• Roger Coppock

    Looking at only F3 to F5 tornadoes, and ignoring all others, is cherry picking the data set. This error alters one’s conclusion. When one looks at all the the data, the NOAA Storm Prediction Center’s dataset has a 15 +- 1 Tornados per year growth in the ‘lower 48’ states in the years 1950 to 2012. (R^2=0.69, P-value=2E-17)

    There is very little doubt about it. Observed Tornados have been increasing in the “Lower 48” States since 1950. Some, but certainly not all, of this increase is due to better observation and record keeping. Let’s be scientists, and leave the obvious cherry picking of data to the other side, OK.

    • Roger, thank you for suggesting we look at the full spectrum of tornado counts. I added the figure for the annual count of US tornadoes of EF1 or greater to update the post.

      • Roger Coppock

        Why are you stopping at 1954? The NOAA Storm Prediction Center’s data begin in 1950. Here are the yearly counts of unique tornadoes. (Unique “om” fields.)

        1950 201
        1951 260
        1952 240
        1953 422
        1954 550
        1955 593
        1956 504
        1957 858
        1958 564
        1959 604
        1960 616
        1961 697
        1962 657
        1963 463
        1964 704
        1965 897
        1966 585
        1967 926
        1968 660
        1969 608
        1970 653
        1971 889
        1972 741
        1973 1102
        1974 945
        1975 919
        1976 834
        1977 852
        1978 789
        1979 855
        1980 866
        1981 782
        1982 1047
        1983 931
        1984 907
        1985 684
        1986 765
        1987 656
        1988 702
        1989 856
        1990 1133
        1991 1132
        1992 1297
        1993 1173
        1994 1082
        1995 1235
        1996 1173
        1997 1148
        1998 1424
        1999 1339
        2000 1075
        2001 1214
        2002 933
        2003 1374
        2004 1817
        2005 1265
        2006 1103
        2007 1098
        2008 1692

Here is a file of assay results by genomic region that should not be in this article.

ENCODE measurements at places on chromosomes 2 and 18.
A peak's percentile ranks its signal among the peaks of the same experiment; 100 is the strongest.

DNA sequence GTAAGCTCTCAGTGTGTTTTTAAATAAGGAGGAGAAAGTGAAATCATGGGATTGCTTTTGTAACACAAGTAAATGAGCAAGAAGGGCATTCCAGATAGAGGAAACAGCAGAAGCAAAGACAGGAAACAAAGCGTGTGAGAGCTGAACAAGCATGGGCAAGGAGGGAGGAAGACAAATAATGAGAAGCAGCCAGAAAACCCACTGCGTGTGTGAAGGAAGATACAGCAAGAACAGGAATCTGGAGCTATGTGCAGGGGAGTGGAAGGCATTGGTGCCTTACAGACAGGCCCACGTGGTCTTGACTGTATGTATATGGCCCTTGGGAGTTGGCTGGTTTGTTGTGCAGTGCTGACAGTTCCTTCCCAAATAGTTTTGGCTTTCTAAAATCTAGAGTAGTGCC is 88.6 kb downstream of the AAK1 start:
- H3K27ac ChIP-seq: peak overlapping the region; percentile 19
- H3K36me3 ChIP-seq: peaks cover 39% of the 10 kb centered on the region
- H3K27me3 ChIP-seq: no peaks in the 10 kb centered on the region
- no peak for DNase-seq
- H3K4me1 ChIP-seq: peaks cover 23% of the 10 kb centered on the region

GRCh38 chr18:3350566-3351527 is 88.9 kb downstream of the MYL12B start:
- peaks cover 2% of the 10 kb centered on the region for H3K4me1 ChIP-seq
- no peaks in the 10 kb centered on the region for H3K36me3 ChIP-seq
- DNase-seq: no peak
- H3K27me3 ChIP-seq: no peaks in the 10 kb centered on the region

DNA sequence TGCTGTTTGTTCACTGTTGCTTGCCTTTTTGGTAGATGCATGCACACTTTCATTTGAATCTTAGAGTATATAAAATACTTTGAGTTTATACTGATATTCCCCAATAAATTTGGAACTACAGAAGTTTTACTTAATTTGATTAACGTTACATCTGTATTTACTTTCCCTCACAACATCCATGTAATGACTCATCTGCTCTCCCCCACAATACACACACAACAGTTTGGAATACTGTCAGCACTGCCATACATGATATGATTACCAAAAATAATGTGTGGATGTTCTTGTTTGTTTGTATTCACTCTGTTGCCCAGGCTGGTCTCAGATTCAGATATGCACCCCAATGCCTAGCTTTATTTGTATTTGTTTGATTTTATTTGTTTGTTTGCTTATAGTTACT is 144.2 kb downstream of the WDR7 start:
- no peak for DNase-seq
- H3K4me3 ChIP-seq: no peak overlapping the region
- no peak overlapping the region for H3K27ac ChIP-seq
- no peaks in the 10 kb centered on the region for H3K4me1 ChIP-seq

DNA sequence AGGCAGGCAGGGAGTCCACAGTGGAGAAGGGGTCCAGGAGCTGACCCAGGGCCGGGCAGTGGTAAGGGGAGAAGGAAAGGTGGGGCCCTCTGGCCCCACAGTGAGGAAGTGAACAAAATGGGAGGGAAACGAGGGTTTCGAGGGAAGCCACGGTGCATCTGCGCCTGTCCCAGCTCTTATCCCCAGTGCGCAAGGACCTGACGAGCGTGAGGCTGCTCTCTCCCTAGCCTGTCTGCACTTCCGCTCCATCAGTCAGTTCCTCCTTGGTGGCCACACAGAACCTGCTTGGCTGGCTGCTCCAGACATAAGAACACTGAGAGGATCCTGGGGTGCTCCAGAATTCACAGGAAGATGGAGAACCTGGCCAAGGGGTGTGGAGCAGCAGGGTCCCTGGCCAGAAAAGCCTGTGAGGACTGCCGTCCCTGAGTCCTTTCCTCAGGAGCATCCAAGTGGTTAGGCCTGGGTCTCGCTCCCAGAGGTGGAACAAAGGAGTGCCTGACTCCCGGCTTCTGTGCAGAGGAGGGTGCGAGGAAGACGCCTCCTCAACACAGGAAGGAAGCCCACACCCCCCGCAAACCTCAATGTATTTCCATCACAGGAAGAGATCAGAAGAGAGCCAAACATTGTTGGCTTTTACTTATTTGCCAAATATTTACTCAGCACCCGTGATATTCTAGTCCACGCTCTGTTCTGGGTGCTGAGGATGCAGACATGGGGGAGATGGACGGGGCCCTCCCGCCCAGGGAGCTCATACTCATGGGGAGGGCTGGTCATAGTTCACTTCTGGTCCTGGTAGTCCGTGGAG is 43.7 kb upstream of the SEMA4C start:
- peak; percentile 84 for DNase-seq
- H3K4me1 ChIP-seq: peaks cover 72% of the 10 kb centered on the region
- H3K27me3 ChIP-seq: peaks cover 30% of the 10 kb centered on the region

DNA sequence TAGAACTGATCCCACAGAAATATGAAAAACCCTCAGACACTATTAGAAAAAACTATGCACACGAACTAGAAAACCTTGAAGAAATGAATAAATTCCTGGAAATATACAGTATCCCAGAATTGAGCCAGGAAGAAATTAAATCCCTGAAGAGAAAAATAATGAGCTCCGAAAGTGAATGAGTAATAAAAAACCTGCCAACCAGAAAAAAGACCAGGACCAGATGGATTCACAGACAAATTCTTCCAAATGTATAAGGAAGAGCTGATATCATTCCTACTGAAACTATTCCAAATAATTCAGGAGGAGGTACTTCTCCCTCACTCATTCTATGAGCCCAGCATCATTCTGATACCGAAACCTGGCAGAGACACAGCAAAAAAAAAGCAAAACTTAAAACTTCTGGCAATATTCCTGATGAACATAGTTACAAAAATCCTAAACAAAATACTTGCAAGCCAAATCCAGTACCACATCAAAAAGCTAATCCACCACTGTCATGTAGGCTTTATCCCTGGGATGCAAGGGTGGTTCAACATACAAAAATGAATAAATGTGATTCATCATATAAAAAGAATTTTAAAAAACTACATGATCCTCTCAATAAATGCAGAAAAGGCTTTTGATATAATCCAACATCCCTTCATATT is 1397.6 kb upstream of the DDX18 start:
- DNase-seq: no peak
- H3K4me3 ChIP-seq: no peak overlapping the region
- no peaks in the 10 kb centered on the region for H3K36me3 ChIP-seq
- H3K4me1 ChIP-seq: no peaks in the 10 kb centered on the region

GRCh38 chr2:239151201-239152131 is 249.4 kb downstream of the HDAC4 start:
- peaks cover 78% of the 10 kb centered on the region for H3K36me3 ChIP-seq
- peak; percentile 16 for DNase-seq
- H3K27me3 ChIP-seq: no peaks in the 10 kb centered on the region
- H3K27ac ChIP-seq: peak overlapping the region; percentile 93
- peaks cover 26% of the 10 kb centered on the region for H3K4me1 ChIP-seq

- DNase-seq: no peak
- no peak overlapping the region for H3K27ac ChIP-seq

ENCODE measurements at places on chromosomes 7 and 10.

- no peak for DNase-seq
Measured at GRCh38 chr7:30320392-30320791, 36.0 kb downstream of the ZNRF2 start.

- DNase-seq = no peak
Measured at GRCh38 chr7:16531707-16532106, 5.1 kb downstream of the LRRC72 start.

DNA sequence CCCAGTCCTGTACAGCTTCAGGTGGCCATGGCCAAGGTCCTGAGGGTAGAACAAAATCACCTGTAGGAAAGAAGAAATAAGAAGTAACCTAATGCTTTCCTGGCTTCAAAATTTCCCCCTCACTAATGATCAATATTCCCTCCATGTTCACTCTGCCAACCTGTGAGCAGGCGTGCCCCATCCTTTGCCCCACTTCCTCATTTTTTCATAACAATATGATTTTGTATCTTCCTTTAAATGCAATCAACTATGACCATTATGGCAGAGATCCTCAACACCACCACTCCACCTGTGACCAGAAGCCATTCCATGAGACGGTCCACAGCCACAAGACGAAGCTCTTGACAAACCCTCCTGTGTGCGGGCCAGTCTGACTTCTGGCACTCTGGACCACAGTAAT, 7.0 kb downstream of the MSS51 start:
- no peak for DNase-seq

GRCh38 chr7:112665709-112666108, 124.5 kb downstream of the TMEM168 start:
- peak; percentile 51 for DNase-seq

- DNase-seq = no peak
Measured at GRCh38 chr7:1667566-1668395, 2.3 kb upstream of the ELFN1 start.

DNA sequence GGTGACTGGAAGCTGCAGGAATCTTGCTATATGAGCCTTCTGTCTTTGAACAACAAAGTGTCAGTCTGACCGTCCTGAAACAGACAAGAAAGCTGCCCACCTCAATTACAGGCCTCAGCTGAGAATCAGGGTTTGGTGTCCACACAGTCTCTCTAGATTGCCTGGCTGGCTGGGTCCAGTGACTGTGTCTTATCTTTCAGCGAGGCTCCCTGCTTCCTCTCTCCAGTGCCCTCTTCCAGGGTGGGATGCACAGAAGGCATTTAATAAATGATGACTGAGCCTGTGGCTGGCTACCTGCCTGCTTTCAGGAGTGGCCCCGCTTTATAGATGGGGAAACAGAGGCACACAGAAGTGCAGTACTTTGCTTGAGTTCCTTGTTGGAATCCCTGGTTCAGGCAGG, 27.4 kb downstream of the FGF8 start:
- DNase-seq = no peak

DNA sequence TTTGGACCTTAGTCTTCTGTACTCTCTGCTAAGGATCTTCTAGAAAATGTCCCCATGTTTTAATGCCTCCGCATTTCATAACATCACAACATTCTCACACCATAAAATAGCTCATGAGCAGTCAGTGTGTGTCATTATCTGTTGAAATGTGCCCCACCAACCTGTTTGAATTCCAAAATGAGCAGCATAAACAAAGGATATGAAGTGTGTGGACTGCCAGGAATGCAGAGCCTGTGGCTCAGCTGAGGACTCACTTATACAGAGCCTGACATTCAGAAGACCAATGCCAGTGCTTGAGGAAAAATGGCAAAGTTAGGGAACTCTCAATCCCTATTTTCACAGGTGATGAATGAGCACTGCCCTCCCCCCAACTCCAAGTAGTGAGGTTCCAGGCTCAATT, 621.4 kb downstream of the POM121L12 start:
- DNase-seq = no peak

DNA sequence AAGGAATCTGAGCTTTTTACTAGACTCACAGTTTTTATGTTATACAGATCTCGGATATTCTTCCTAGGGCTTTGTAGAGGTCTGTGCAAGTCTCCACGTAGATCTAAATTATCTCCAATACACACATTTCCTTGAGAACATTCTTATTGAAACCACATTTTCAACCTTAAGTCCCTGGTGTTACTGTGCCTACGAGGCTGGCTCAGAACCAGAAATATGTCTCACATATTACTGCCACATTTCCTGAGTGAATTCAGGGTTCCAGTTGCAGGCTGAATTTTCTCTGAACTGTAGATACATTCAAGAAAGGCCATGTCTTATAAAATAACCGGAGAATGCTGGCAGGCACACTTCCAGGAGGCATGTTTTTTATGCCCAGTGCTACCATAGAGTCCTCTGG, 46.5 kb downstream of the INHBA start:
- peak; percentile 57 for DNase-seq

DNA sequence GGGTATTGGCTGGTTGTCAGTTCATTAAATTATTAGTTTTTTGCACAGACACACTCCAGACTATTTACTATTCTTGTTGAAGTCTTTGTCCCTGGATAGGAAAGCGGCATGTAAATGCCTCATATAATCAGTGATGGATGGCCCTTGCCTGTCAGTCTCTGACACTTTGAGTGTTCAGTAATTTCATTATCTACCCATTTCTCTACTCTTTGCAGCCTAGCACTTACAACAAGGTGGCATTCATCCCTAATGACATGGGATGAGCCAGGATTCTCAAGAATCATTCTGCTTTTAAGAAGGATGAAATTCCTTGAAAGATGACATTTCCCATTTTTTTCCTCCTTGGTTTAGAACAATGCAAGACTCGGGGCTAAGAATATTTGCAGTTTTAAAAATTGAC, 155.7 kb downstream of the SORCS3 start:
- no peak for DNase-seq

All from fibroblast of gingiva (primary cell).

2009 1156
        2010 1282
        2011 1692
        2012 940

        Estimate Std. Error t value Pr(>|t|)
        (Intercept) -29612.654 2584.721 -11.46 <2e-16
        Years 15.406 1.305 11.81 2.1e-17

        Residual standard error: 188.3 on 61 degrees of freedom
        Multiple R-squared: 0.6957, Adjusted R-squared: 0.6907
        F-statistic: 139.4 on 1 and 61 DF, p-value: 2.1e-17


      • Thank you for pointing out the increase smaller tornadoes being reported which are a higher proportion of annual counts in the U.S. compared to the 1950s when there was less population, structures and scientific monitoring capabilities. The reasons I chose to display the bar charts from the NOAA/NWS Storm Prediction Center for EF1 or greater tornado counts annually is stated on this National Climatic Data Center site for U.S. tornado climatology (http://1.usa.gov/10ECAhU):
        “With increased national Doppler radar coverage, increasing population, and greater attention to tornado reporting, there has been an increase in the number of tornado reports over the past several decades. This can create a misleading appearance of an increasing trend in tornado frequency. To better understand the variability and trend in tornado frequency in the U.S., the total number EF1 and stronger, as well as strong to violent tornadoes (EF3 to EF5 category on the Enhanced Fujita scale) can be analyzed. These are the tornadoes that would have likely been reported even during the decades before Doppler radar use became widespread and practices resulted in increasing tornado reports.”

  • Al Bore

    Was 28 years of needless CO2 panic a war crime or just laughable Reefer Madness on steroids? “I see the signs of change….we cannot deny the change….”
    Science has never said in 28 years and to this day still refuses to say that their climate crisis from Human CO2 is as certain and as real and as eventual as inevitable as they themselves like to say comet hits are.
    So there you have it folks; Science believes a climate crisis is not as real as they can say a comet hit is.
    Get up to date: *Occupywallstreet now does not even mention CO2 in its list of demands because of the bank-funded and corporate run carbon trading stock markets ruled by politicians.

    • Tornadoes are similar to the geologic hazard of earthquakes in that we do not have long lead times to predict when and where they occur. So in many earthquake-prone regions, building codes exist to encourage engineers to design buildings to better withstand the shakes and rolls of the ground in order to save lives. Tornado shelters in historically prone regions can also help save lives as extra minutes are added to warning systems with better monitoring. Evidence is mounting with climate change that has already occurred, that more extreme events such as heat waves, coastal flooding, extreme precipitation and drought are testing the resilience of communities designed for the climate of the past. As Dr. Sullivan, Acting Under Secretary of Commerce for Oceans and Atmosphere and Acting NOAA Administrator said yesterday during a White House Summit (http://1.usa.gov/16f3iFt) “Past is not prologue” when it comes to planning for future risks associated with climate change.